If the section officer is clerk, one can be sure that the deputy secretary or the director, or the joint secretary or who knows, a Grade 22 officer, has an angle to make more then he earns. Corruption has been patronized, promoted, and protected by those who hold the destiny of this nation in their hands. Corruption has assisted the usurpers to exert their authority in the corridors of power. Corruption has been the attraction for those who crave for the glamour, for the charm, and for the allurement. Everyone talks about the corruption factor, and how it has eaten away the moral fiber of this country.

Accountability commissions are formed at the drop of a hat and scandals revealed galore. How can we stop this menace? People talk about the fear of Allah in the hearts of the corrupt. People talk about the need for an Ayatollah Khomeini or Mustafa Kamal Ataturk. People talk about the introduction of an egalitarian Islamic mode of government. People talk about an Awami Revolution to eradicate the evil vices in the country. However, one may have to wait for the Ayatollah or an Ataturk for eons. Does this country have someone of the status and caliber of these exalted leaders of Persia and Turkey?

Are we to suffice with the Sharifs, Chaudaries, and the Bhuttos alongwith the few families who have directly or indirectly ruled and ruined our motherland? Are we to be the oxen with the yoke of submissiveness to the powers to be forever? The answer is for us to find out. Maybe the answer is in this famous couplet of the bard Qateel Shifai: Duniya Mein Qateel Us Sa Munafiq Koi Nahin Jo Zulm Toh Saheta Hai Baghawat Nahin Karta What then can the Pakistani citizens do or hope for? Well, there are some suggestions that may be considered, debated, and amended.

They may not be the antidotes for the ills that have beset this nation, but they are there to contemplate. For example: • The parliamentarians have to solemnly pledge that they will not use their presence in the legislature to get their own pound of flesh. Even a million rupees should not deter them from this vow. • There is a need for a permanent Accountability Cell under the chairmanship of a non-controversial former Chief Justice. The members of the Commission should be people who have made a mark for honesty and fearlessness.

Personalities like Ardeshir Cowasjee, Sattar Edhi, Saifuddin Zoomkawala of EFU, cricketer Iqbal Qasim, Prof. Pereshaan Khattak, or squash legend Jehangir Khan, etc come to mind. The administration of this independent commission should not be in the hands of the bureaucrats but it should be managed on the pattern of a focused private sector entity. • There should be a continuous process to eliminate all those laws, rules, and regulations which give discretionary or dictatorial powers to the bureaucrats, and which open avenues for massive corruption.

• There should be immediate action on all information into the corrupt practices of the top officials and if they are found guilty, the bureaucrats must be imprisoned, fined, and dismissed from government service. There should be high-profile publicity on their corrupt practices, there should be immunity, and incentives for those who provide information that lead to exposing the corrupt officials. • The judiciary should become more pro-active in corruption cases so that the accountability process cleans up the dirt without much delay or without any legal wrangling.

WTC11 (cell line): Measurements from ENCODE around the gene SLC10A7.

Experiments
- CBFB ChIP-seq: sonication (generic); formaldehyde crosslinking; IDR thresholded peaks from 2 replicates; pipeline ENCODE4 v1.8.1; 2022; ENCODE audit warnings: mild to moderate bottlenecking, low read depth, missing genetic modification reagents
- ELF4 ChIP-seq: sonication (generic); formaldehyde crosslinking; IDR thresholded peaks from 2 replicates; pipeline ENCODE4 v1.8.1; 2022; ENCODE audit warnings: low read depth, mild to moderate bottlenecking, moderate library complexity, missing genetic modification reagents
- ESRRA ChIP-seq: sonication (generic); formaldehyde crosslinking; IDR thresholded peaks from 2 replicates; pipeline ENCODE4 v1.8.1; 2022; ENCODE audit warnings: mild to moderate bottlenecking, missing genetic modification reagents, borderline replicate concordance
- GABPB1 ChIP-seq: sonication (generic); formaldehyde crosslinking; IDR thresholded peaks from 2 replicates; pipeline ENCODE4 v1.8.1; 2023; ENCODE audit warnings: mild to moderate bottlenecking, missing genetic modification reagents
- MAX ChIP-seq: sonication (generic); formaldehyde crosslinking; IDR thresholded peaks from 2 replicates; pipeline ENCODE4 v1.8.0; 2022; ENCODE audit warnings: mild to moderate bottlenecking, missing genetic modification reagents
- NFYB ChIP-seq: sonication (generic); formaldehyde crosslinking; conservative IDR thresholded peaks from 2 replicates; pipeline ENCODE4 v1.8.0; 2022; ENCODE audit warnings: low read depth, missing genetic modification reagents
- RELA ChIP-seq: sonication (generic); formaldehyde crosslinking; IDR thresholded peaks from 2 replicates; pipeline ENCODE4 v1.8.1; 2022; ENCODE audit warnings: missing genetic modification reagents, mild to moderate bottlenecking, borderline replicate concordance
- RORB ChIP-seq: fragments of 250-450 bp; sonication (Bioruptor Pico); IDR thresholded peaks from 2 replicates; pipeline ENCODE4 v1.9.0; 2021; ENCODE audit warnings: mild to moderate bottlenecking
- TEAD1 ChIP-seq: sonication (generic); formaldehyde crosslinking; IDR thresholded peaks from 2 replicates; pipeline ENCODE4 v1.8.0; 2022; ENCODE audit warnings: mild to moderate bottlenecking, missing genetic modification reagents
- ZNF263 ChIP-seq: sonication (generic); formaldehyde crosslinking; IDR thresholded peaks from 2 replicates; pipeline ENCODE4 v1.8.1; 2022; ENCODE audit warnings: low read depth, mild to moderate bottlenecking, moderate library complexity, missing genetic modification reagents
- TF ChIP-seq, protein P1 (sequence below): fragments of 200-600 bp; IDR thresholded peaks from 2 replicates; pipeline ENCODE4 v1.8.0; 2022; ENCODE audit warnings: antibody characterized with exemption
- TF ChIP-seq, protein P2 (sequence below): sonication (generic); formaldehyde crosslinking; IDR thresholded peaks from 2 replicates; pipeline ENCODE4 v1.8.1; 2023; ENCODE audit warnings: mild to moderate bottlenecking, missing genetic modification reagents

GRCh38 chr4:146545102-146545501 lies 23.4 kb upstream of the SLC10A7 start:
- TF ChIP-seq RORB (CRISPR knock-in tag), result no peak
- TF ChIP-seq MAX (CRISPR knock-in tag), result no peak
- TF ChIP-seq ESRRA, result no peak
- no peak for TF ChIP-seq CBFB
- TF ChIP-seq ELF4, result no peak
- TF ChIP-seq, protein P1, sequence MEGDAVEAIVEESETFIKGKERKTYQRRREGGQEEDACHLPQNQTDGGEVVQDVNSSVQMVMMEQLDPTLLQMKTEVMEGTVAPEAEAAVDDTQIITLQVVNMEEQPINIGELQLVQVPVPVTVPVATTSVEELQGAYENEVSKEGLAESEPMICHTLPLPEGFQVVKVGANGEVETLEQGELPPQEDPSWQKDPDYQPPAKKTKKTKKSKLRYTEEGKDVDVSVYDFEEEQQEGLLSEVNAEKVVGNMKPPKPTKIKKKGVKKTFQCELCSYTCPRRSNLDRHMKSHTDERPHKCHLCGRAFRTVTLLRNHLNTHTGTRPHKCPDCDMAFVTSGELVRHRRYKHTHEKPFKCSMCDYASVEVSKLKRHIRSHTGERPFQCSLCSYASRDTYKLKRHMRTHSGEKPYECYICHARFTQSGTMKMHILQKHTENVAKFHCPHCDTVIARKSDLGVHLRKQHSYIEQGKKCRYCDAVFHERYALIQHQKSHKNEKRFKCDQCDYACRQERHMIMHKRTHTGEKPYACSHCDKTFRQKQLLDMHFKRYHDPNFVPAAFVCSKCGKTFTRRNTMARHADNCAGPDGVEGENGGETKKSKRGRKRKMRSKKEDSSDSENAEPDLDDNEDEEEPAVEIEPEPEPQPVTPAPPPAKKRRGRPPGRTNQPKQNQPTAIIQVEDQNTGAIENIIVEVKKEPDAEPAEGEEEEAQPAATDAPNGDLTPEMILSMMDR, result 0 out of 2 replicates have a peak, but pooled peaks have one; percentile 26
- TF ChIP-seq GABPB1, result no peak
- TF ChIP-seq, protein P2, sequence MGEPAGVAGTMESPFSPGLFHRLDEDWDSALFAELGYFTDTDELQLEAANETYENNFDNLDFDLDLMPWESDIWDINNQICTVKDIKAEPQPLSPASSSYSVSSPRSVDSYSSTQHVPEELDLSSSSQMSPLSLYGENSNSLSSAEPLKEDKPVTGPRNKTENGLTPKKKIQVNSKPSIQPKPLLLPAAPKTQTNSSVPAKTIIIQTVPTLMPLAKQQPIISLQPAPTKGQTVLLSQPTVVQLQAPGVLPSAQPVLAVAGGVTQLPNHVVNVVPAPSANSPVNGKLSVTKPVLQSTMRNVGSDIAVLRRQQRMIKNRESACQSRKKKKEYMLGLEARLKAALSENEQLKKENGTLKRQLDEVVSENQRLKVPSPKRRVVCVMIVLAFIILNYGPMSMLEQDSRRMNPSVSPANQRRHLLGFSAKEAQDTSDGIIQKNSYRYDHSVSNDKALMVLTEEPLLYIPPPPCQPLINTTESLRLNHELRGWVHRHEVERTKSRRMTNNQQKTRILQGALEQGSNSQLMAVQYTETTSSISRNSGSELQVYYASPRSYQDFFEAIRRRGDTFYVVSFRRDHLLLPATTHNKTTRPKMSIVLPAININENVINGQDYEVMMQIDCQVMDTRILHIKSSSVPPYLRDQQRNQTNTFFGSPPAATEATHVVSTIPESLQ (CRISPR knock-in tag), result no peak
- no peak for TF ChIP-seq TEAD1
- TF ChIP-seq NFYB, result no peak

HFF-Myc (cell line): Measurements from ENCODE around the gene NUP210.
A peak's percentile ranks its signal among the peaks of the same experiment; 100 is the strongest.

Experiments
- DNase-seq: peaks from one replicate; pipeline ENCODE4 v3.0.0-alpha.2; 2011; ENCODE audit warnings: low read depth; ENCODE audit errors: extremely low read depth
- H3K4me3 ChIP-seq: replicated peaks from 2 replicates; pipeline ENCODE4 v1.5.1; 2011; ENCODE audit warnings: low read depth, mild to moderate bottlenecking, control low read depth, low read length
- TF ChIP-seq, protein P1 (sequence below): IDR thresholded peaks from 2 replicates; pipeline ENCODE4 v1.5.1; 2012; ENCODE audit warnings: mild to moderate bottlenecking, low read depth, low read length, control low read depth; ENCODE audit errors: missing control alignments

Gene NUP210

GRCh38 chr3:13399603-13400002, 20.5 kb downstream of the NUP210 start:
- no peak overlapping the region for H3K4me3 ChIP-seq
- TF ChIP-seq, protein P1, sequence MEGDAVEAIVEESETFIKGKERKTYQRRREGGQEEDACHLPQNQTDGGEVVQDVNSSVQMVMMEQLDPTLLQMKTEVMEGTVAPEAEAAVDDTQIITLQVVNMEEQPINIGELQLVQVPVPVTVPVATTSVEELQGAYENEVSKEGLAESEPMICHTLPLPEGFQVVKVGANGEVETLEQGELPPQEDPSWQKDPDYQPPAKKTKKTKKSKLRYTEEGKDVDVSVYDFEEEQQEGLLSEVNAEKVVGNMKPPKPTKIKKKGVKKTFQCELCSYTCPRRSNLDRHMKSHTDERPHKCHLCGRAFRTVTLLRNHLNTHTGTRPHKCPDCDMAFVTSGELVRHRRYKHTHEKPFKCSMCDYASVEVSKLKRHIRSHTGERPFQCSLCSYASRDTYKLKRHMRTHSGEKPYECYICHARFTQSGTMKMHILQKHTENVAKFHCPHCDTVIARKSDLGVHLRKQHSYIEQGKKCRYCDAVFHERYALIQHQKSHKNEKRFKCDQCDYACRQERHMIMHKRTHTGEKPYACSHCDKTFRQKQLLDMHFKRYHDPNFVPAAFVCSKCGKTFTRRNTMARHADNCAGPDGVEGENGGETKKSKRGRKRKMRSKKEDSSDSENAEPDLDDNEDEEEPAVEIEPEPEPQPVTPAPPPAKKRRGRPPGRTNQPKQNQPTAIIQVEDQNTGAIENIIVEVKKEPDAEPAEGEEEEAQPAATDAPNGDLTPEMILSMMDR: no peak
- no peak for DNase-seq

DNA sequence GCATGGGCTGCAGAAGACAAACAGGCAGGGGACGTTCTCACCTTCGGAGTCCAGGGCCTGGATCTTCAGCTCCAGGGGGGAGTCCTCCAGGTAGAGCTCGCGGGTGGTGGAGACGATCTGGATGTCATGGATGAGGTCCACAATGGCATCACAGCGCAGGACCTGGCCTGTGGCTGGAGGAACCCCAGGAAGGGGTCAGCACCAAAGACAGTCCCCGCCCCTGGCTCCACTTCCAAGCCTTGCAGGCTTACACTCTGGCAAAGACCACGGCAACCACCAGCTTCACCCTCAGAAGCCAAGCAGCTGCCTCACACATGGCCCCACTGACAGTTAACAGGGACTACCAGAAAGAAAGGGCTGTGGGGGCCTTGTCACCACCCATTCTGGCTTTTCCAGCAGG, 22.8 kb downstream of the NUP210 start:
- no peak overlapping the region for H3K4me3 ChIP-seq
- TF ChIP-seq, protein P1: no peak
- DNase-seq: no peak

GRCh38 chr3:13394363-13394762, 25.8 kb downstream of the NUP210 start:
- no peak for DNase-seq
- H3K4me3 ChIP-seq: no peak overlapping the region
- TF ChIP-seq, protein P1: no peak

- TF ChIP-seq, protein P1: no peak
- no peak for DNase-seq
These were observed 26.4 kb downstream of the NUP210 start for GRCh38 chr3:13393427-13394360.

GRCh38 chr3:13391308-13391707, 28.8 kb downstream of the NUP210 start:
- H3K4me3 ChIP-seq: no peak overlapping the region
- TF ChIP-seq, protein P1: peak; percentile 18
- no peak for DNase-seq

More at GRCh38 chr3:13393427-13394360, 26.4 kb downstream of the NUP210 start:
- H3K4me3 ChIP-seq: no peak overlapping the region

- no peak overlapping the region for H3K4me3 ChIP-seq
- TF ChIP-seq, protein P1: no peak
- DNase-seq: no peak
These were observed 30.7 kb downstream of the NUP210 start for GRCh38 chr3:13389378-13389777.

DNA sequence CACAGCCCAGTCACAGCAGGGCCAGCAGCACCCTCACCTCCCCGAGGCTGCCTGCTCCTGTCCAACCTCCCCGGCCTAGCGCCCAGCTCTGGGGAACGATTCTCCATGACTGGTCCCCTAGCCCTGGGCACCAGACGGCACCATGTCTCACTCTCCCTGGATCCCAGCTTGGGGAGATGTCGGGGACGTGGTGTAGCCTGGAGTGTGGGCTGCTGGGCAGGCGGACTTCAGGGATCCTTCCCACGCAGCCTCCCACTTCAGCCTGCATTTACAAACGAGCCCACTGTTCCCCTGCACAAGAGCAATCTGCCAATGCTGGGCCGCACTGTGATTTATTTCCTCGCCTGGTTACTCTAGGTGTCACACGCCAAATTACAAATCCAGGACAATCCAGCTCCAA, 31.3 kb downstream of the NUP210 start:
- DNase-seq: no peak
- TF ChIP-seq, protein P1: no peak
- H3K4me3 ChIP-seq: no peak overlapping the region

The guilty should be hounded with an avowed vengeance. • There is a need to transform the bureaucracy from a nest of corruption, inertia, and conspiracy, into a vibrant, clean, considerate group of honest officials who are genuinely the servants of the state. • There is a need to decentralize, deregulate, and go for devolution of authority. This can be achieved to a certain extent thru nourishment of the local bodies. This will ensure the participation of the grassroots and this will be a checking and balancing system that will attain the elimination of corruption at the down level.

• There is now the imperative need to shatter the hold of feudalism in Pakistan. The present political system has been the handmaiden of the rural feudal and they have ensured that this system remains in total servitude to their class forever. The movement to demolish the demon of feudalism should be the topmost item on the nation’s agenda. The people should wake up, unite, and destroy this scourge forever. The Awam should now regain their sovereignty and freedom from these inimical forces that, for fifty long years, have subjugated the teeming millions in the name of democracy and liberty.

Those who perch in the roost known as Islamabad are playing a diabolical game with 160 million people. They are residents, temporary or otherwise, of a city whose name means the City of Islam. Alas, most of them derive a perverted pleasure from defaming their motherland, their city, and their religion, in the pursuit of an easy, immoral, and debauched existence for them and their family. May Almighty Allah show them the right path. Amen. Joh Roshni Mein Kharay Hain Wo Jahnte He Nahin Hawa Chalay Toh Chiragon Ki Zindagi Kya Hai ——————————————————————————– May 10-2008